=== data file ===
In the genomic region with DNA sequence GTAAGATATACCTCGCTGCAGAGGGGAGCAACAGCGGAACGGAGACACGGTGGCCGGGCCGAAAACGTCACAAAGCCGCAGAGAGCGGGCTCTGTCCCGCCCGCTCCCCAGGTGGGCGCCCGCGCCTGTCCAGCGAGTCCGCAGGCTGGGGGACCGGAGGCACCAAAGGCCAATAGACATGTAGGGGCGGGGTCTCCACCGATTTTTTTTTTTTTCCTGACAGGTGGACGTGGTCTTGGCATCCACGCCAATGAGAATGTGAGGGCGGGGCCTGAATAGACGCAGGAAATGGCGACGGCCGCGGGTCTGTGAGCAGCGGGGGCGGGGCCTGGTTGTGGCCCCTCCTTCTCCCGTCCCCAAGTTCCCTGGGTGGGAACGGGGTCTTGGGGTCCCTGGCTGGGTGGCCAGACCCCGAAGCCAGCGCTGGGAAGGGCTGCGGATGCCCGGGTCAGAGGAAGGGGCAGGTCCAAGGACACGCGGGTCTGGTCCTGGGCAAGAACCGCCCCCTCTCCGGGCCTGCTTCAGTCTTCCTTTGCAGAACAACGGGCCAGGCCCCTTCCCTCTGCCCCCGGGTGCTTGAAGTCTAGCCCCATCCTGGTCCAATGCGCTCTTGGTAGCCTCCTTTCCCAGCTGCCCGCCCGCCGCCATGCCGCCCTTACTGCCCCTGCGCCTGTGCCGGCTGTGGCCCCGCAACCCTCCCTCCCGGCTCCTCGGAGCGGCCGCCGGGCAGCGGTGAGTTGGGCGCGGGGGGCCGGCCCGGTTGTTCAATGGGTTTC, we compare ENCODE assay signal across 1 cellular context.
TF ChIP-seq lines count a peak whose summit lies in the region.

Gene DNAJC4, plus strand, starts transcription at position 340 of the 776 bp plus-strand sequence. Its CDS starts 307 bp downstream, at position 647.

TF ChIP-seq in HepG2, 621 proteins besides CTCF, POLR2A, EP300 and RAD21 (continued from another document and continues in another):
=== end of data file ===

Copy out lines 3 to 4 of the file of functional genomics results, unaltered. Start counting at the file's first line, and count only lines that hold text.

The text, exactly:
Gene DNAJC4, plus strand, starts transcription at position 340 of the 776 bp plus-strand sequence. Its CDS starts 307 bp downstream, at position 647.

TF ChIP-seq in HepG2, 621 proteins besides CTCF, POLR2A, EP300 and RAD21 (continued from another document and continues in another):